When I was starting out in this industry, I benefited from the wisdom of more experienced writers and I’d always hoped that one day I’d be able to pay that generosity forward, so my mentoring videos help me achieve this. Also, I get a lot of messages and emails from aspiring and emerging authors and the questions are often very similar. It’s not always possible for me to provide detailed personal answers to individual queries, so the videos are a way of addressing writers’ questions without being a slave to my inbox!

Lisa’s Mentor Monday Tips for Writers videos can be found on Instagram @lisairelandbooks.

Lastly, what would you say to a writer, who has had one too many rejection slips and is thinking of giving it all away?

For most writers, giving up is not an option. If you are a true writer you can try to stop, but it usually doesn’t work! I think that these days people seem to expect results very quickly, which wasn’t the case when I first started submitting my work to publishers. I submitted my first manuscript in 2006 and I signed my first contract in 2013. That was considered quite a normal rate of progression to publication back then! I spent those seven years honing my craft and with each manuscript, and each rejection, I got a little closer to publication. I don’t regret that time. I learned a lot about writing and about resilience from that period of rejection. I believe it ultimately made me a better writer. Waiting to be published has also made me value the opportunities that have come to me since I signed that first contract.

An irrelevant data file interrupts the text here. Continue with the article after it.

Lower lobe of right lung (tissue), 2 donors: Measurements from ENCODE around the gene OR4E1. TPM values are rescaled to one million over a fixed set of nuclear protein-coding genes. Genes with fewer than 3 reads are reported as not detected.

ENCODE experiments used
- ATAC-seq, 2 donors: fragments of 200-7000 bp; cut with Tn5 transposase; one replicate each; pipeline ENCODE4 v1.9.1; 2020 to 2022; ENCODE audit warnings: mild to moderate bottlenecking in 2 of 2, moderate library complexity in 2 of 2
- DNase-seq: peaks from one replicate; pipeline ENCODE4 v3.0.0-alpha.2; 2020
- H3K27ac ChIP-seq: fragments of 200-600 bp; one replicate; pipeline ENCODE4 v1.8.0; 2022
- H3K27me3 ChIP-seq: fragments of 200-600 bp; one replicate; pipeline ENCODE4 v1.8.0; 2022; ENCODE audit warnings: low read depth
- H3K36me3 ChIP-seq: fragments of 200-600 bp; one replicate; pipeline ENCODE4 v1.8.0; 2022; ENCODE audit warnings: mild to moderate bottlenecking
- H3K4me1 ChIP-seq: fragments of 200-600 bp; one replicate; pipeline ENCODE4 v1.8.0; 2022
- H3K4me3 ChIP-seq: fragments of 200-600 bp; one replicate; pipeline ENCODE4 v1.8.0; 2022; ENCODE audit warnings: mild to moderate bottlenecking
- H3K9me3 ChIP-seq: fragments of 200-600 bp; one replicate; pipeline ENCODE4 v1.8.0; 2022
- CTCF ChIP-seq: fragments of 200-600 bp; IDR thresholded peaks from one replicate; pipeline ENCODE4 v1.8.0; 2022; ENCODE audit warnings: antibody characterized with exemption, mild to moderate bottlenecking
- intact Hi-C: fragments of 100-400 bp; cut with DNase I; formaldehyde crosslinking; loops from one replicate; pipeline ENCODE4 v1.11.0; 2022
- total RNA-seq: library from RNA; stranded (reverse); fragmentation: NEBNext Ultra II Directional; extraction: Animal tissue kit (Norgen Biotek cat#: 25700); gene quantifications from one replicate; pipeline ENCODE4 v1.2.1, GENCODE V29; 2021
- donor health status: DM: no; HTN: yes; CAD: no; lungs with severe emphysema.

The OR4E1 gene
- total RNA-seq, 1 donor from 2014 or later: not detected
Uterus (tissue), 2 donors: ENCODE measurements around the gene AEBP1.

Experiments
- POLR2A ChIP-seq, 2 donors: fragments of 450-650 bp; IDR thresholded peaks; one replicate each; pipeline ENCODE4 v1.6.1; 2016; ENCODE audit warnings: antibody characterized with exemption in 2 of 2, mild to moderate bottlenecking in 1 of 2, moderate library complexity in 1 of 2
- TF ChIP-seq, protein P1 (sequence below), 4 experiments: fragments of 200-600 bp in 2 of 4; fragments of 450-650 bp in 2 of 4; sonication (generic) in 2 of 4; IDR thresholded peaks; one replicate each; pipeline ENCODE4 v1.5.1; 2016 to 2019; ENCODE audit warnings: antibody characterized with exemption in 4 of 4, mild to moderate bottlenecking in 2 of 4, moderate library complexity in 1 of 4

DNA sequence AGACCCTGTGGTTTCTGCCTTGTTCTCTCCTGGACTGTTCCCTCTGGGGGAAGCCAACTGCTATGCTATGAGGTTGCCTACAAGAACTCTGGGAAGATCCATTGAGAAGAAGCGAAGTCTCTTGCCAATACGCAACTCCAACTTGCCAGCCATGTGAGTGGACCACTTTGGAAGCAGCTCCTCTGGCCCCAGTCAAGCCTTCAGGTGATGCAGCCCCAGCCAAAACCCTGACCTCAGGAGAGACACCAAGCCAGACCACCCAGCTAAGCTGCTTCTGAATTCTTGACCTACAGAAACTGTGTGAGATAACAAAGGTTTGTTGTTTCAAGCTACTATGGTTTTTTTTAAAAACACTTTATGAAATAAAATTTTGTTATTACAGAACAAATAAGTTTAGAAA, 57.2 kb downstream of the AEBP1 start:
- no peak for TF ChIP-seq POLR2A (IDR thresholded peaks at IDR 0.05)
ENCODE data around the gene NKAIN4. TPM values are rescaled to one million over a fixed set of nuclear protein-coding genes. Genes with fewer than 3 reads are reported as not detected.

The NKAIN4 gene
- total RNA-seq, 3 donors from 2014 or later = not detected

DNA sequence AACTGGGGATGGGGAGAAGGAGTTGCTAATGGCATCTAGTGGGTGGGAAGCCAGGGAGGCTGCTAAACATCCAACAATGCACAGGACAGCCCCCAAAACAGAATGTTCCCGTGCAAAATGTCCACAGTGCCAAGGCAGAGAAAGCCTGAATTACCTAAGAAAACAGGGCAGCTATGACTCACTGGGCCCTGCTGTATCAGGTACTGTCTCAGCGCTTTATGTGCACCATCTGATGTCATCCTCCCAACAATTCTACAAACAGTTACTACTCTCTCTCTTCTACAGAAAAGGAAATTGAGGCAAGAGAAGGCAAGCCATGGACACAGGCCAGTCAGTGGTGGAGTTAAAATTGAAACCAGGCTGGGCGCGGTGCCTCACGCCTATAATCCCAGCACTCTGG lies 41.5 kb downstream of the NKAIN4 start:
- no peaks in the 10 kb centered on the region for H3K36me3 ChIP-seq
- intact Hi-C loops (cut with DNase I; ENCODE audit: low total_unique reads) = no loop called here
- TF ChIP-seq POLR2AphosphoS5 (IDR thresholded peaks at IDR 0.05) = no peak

In short, just keep going!

Lisa’s bio and books.

Lisa Ireland is a full-time writer of contemporary women’s fiction.

In 2014 Lisa was a finalist in the Australian Romance Readers Awards in the category of Best New Author, and the following year was among the top ten debut fiction authors in Australia. Lisa’s sixth book, THE SECRET LIFE OF SHIRLEY SULLIVAN was published by Penguin Random House in April 2020.

Lisa lives on Victoria’s beautiful Bellarine Peninsula with her family. She loves eating but not cooking, is an Olympic class coffee drinker, and (most importantly) minion to a rather large dog.


Find out more about Lisa’s books here:

 THE SECRET LIFE OF SHIRLEY SULLIVAN is available in all formats including audio: https://www.penguin.com.au/books/the-secret-life-of-shirley-sullivan-9781760895594

A SMALL TOWN HEART (3 book anthology from Harlequin Australia) will be out in April. Pre order here: https://www.harpercollins.com.au/9781867221708

Lisa’s first book, BREAKING THE DROUGHT is an Amazon special at $1.99 until the end of March https://www.amazon.com.au/Breaking-Drought-Lisa-Ireland-ebook/dp/B00KQ64YIC


That’s all for this month, see you in April for another gripping installment of Davina’s Diary!